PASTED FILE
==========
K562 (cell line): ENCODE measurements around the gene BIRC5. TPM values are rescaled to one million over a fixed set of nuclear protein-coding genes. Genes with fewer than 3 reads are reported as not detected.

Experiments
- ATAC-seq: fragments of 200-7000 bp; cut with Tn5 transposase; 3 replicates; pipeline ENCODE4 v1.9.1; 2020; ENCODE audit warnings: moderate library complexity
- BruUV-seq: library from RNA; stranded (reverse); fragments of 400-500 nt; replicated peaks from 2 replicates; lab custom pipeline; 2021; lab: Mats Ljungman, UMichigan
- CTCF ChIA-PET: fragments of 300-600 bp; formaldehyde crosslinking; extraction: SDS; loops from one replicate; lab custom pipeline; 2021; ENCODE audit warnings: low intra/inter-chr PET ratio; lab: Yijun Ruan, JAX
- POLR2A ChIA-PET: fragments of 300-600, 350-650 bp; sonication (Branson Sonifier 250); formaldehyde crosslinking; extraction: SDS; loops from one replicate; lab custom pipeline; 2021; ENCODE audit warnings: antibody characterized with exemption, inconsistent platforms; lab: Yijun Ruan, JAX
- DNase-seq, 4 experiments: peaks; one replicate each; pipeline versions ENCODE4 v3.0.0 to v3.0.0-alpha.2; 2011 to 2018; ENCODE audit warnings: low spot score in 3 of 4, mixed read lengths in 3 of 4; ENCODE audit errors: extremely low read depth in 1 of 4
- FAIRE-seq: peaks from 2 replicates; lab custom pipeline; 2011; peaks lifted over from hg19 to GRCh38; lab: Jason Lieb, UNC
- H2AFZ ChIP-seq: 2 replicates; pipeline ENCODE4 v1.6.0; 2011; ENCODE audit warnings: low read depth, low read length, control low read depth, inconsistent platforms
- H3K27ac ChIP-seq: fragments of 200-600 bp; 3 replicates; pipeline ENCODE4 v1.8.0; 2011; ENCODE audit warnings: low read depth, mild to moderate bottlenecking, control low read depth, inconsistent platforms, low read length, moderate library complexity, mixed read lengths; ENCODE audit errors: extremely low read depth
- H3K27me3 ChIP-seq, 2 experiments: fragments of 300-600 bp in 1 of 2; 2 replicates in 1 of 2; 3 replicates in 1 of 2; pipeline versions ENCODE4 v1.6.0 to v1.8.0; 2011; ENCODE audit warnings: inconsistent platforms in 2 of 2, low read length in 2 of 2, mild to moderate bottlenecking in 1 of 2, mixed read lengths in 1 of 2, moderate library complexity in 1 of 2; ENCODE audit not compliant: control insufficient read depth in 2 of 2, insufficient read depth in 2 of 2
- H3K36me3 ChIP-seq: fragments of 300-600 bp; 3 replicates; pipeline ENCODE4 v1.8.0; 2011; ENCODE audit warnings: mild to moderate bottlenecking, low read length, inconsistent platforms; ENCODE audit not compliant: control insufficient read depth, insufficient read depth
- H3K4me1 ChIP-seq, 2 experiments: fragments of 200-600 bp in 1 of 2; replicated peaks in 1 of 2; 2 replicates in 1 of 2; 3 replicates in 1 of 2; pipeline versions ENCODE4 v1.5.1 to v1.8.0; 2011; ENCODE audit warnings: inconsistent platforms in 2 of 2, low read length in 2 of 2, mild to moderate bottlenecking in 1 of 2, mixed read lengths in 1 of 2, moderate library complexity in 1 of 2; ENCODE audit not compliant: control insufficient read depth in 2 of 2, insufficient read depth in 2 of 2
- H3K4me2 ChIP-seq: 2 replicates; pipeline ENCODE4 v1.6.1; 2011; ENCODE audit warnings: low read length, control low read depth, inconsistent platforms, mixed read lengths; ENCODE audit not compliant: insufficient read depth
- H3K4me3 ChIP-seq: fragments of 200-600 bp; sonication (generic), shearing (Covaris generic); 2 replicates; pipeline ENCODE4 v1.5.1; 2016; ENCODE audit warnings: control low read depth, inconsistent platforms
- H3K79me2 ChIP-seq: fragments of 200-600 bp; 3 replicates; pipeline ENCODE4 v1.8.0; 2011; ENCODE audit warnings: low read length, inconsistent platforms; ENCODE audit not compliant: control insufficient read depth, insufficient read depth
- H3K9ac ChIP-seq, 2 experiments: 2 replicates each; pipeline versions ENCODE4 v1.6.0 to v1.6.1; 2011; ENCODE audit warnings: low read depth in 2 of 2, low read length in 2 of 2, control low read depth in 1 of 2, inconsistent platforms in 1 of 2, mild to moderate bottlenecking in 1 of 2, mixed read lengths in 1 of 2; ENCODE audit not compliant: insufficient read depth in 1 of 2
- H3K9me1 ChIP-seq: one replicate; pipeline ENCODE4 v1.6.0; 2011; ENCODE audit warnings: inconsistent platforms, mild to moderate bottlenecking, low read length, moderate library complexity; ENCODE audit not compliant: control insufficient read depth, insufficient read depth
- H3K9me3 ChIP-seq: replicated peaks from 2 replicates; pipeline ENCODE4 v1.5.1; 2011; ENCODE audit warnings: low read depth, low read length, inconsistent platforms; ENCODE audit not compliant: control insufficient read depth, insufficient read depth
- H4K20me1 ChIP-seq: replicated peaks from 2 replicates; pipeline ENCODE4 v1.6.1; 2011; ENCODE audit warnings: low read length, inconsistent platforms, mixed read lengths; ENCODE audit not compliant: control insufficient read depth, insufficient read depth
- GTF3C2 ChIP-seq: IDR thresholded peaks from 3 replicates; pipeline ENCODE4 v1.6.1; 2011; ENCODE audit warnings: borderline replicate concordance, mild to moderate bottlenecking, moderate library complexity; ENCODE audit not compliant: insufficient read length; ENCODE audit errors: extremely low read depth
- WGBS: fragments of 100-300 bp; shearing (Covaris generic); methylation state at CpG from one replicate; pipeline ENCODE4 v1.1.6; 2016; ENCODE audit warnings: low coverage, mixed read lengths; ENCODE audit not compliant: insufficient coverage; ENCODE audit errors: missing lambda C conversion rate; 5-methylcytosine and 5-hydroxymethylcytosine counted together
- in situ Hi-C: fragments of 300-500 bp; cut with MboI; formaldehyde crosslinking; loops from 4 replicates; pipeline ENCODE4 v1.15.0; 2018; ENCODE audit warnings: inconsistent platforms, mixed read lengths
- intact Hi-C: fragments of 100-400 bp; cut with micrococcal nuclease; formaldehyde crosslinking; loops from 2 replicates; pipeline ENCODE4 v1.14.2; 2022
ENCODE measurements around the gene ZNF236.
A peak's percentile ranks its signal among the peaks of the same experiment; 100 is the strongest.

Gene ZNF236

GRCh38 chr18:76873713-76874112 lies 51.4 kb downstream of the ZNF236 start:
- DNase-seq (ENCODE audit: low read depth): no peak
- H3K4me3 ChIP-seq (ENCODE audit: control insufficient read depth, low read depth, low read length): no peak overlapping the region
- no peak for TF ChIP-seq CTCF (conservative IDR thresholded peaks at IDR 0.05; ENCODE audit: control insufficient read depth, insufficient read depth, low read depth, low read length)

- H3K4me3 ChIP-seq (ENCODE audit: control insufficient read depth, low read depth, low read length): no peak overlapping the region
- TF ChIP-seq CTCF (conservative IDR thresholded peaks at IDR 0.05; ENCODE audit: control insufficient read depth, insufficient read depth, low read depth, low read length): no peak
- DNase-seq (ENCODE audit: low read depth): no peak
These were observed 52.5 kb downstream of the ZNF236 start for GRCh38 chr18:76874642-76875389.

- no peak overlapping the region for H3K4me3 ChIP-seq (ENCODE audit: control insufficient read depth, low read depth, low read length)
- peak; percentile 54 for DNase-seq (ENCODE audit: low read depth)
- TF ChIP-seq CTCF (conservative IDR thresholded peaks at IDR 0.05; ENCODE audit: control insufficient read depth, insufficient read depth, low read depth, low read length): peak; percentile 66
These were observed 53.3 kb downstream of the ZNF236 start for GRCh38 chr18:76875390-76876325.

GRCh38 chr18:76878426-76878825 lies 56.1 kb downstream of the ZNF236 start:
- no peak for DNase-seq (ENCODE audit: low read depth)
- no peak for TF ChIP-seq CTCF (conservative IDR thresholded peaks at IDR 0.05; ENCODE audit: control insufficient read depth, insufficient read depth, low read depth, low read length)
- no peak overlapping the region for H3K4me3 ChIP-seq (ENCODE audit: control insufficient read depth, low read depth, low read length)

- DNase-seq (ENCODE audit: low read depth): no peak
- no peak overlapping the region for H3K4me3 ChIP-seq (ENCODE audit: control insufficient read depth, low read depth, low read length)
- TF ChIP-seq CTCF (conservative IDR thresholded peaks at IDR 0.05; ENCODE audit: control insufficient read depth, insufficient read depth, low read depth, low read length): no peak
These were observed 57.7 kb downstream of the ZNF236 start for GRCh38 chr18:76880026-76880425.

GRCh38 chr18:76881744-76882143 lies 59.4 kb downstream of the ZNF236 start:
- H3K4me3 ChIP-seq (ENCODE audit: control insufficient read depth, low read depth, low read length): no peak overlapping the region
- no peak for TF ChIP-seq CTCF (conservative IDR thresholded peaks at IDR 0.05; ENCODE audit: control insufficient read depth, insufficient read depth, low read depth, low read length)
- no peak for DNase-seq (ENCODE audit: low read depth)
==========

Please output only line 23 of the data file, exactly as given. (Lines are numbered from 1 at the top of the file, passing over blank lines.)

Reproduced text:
- in situ Hi-C: fragments of 300-500 bp; cut with MboI; formaldehyde crosslinking; loops from 4 replicates; pipeline ENCODE4 v1.15.0; 2018; ENCODE audit warnings: inconsistent platforms, mixed read lengths